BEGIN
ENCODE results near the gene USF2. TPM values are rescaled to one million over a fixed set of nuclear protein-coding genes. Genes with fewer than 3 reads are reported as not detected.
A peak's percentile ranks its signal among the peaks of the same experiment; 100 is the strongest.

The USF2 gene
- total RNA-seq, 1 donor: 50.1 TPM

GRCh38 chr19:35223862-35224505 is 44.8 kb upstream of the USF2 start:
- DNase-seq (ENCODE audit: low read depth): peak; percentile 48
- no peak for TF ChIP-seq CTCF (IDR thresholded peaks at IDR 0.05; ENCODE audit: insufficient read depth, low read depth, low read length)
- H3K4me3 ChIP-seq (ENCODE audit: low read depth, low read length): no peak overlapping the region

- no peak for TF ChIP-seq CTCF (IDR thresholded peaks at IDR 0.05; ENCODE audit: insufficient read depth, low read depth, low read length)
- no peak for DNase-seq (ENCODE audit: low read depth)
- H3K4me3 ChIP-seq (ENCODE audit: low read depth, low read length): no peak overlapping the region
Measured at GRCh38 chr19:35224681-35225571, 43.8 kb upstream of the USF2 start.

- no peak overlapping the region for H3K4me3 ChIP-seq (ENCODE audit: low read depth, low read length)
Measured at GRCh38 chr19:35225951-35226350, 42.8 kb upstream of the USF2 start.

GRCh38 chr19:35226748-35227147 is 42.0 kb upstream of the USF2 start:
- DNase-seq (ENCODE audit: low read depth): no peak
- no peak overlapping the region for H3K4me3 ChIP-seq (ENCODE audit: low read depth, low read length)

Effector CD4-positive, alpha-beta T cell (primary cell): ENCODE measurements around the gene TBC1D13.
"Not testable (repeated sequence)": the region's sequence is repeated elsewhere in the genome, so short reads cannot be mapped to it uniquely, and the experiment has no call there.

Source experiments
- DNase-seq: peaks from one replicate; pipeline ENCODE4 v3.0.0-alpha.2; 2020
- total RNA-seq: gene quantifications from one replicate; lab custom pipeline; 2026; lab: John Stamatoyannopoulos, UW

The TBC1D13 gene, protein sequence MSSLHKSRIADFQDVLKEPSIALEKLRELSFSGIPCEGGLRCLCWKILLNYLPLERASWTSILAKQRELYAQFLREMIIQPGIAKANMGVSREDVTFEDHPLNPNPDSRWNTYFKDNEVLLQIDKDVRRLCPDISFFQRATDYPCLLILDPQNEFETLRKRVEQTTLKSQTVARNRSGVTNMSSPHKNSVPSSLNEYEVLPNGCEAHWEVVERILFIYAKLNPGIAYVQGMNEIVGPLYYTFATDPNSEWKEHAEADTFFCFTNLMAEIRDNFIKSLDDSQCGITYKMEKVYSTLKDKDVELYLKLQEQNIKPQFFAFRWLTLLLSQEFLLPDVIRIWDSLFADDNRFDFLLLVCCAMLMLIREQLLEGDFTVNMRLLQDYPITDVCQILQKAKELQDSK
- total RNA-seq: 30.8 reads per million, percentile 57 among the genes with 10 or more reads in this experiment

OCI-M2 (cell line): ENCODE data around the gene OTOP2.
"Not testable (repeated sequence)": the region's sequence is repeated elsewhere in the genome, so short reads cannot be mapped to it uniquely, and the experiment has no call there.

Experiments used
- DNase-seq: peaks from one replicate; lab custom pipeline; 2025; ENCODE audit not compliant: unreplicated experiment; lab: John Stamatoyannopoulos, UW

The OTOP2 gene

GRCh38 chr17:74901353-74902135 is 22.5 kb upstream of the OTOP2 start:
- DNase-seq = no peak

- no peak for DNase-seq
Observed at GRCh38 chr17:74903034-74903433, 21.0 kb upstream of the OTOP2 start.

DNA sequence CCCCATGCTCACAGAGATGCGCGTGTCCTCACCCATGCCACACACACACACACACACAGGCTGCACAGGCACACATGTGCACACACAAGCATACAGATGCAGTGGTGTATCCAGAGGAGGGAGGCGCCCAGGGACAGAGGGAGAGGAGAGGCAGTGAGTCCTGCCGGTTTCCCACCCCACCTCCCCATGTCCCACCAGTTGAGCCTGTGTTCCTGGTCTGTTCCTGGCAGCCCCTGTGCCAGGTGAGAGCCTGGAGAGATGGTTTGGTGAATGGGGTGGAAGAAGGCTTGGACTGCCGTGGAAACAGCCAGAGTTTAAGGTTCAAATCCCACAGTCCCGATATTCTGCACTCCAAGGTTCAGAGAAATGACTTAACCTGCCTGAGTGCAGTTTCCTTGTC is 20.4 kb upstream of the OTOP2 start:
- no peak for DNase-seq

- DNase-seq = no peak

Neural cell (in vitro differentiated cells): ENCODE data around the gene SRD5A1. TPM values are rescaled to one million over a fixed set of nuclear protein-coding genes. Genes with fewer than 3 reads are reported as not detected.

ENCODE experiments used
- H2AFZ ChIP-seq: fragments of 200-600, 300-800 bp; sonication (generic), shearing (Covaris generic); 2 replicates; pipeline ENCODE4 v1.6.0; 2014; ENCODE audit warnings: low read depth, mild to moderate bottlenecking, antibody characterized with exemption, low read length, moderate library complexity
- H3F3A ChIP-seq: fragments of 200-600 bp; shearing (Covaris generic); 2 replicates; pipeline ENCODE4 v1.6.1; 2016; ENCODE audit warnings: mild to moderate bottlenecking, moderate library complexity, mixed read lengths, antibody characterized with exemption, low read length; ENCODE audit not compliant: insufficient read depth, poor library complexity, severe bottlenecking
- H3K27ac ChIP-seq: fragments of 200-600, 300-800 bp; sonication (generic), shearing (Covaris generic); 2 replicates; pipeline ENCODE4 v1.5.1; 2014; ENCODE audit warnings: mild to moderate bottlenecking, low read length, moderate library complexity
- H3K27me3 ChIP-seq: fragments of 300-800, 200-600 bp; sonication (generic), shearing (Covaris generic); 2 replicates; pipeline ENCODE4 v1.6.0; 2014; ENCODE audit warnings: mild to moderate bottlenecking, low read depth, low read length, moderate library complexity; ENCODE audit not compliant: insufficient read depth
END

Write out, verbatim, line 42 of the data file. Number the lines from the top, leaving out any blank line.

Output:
- H3K27me3 ChIP-seq: fragments of 300-800, 200-600 bp; sonication (generic), shearing (Covaris generic); 2 replicates; pipeline ENCODE4 v1.6.0; 2014; ENCODE audit warnings: mild to moderate bottlenecking, low read depth, low read length, moderate library complexity; ENCODE audit not compliant: insufficient read depth